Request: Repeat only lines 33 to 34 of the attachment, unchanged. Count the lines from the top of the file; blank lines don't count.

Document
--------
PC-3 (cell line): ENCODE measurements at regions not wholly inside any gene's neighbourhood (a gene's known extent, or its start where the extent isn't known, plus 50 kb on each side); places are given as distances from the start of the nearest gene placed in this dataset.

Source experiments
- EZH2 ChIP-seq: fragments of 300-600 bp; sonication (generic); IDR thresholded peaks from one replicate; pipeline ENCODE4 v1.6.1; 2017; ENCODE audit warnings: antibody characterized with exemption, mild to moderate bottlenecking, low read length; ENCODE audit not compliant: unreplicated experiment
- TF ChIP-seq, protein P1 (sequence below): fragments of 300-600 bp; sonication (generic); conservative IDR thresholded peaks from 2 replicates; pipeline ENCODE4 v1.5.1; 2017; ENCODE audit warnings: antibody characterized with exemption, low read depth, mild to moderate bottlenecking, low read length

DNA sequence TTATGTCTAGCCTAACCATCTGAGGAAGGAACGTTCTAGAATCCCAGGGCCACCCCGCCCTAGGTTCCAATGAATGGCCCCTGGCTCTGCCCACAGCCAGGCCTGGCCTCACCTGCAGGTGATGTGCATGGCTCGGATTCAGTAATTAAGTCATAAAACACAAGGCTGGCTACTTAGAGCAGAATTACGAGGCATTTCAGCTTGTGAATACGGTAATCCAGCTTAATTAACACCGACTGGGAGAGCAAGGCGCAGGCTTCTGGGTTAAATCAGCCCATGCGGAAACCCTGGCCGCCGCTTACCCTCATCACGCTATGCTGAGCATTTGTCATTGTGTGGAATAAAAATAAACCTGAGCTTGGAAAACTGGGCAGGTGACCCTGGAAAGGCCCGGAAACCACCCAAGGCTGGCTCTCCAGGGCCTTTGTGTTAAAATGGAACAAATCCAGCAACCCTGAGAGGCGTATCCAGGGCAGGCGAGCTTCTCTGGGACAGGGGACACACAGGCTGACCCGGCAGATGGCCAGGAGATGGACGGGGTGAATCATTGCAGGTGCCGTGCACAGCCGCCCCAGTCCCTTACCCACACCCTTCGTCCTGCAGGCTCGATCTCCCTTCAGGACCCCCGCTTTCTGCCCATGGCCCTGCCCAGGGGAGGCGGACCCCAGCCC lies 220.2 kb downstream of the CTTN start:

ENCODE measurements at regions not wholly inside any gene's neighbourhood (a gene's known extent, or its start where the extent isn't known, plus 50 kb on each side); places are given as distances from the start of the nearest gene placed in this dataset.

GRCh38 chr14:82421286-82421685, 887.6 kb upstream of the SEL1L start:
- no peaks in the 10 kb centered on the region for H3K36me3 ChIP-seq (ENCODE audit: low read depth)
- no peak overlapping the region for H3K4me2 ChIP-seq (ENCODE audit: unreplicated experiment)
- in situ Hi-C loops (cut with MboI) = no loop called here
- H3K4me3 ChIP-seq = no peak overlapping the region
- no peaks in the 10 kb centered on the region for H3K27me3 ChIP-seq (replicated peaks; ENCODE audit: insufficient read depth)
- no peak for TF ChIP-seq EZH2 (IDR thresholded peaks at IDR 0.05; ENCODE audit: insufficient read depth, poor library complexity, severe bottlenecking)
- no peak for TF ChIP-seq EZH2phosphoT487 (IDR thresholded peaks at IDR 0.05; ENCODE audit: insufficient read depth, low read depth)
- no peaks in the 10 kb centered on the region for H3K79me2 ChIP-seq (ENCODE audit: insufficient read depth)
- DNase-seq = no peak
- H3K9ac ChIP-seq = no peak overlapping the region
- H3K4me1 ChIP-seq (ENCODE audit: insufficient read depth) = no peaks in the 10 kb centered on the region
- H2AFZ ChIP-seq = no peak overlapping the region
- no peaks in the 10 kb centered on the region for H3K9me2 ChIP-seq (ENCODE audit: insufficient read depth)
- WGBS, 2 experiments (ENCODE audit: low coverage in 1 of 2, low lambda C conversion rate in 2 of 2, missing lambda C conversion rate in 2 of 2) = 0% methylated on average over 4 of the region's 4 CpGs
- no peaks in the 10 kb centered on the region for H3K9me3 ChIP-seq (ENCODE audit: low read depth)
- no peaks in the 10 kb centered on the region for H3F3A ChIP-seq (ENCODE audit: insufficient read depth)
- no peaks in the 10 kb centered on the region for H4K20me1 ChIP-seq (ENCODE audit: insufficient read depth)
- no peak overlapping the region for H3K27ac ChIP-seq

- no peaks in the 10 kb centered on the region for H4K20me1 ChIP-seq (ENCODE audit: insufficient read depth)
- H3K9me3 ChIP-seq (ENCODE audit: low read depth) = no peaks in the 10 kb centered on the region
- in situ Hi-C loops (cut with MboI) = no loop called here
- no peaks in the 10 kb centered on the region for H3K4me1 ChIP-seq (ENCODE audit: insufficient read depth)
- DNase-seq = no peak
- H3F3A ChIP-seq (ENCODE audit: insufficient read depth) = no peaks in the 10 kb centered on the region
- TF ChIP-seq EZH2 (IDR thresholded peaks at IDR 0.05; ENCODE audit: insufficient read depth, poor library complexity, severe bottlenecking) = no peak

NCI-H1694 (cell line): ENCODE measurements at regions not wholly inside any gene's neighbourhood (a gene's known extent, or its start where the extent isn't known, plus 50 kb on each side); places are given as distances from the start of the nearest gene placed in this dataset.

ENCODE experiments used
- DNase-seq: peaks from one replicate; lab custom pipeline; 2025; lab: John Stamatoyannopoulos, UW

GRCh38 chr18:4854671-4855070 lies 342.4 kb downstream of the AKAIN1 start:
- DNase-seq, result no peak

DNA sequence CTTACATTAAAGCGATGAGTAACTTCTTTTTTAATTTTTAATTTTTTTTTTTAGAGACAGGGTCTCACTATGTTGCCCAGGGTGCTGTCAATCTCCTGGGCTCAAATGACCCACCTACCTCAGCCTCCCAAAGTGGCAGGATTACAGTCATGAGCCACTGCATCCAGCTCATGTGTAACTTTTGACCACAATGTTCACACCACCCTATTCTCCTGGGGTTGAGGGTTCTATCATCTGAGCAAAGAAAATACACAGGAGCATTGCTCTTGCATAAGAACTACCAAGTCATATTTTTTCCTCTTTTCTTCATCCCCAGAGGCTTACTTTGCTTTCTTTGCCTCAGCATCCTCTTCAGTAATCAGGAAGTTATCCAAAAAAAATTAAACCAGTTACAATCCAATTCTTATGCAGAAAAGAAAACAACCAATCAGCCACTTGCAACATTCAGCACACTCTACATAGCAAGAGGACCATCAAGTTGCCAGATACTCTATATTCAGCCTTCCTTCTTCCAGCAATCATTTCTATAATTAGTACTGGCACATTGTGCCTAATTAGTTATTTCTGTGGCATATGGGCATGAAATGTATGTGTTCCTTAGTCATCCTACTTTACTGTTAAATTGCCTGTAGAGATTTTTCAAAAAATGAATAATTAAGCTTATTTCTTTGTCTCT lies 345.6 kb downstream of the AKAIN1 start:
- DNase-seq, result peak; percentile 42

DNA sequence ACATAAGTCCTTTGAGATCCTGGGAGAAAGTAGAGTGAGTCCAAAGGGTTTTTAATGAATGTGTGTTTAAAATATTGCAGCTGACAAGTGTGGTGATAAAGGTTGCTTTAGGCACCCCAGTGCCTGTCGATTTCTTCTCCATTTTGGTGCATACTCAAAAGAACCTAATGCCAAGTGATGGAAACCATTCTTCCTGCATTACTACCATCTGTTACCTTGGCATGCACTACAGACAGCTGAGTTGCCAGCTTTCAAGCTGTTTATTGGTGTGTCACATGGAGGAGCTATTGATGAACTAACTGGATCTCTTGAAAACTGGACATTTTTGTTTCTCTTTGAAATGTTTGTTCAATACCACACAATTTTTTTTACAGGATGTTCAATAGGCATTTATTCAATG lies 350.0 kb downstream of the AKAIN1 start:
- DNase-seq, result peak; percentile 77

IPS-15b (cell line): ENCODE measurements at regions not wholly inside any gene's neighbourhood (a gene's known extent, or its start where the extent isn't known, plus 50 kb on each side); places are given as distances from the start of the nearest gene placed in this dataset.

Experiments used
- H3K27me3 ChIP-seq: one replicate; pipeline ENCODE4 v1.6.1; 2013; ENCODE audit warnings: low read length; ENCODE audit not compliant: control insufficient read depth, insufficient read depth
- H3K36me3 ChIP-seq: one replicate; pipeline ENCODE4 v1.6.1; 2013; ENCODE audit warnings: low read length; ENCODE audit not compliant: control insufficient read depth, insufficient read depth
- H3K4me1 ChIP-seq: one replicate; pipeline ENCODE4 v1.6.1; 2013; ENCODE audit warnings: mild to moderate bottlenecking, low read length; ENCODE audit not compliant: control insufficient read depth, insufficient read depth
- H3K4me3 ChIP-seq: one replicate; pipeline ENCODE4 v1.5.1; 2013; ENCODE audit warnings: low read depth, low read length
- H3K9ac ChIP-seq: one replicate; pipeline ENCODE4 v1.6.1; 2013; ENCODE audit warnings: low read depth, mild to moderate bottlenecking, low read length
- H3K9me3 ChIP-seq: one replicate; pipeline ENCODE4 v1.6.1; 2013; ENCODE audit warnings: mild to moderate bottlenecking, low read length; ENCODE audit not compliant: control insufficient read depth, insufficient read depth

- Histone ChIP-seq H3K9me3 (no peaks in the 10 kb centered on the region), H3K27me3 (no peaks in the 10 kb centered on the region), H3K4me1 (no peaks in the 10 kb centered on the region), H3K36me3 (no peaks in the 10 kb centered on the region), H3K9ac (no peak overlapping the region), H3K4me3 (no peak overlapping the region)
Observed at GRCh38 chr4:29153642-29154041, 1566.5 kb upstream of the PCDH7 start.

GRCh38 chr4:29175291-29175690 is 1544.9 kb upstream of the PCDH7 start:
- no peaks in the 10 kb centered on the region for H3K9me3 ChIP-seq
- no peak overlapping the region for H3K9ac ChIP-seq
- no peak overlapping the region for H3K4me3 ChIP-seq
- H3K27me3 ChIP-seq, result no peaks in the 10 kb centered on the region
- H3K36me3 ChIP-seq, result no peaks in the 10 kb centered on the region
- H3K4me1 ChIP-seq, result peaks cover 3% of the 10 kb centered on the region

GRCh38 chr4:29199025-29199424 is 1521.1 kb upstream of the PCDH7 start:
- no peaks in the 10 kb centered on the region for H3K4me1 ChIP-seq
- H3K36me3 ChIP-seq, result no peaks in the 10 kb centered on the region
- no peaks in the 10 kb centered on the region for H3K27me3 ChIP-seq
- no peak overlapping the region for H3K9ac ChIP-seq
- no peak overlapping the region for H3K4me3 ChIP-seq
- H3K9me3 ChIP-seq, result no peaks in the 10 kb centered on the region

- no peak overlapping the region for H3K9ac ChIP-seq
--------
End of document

NCI-H1694 (cell line): ENCODE measurements at regions not wholly inside any gene's neighbourhood (a gene's known extent, or its start where the extent isn't known, plus 50 kb on each side); places are given as distances from the start of the nearest gene placed in this dataset.

ENCODE experiments used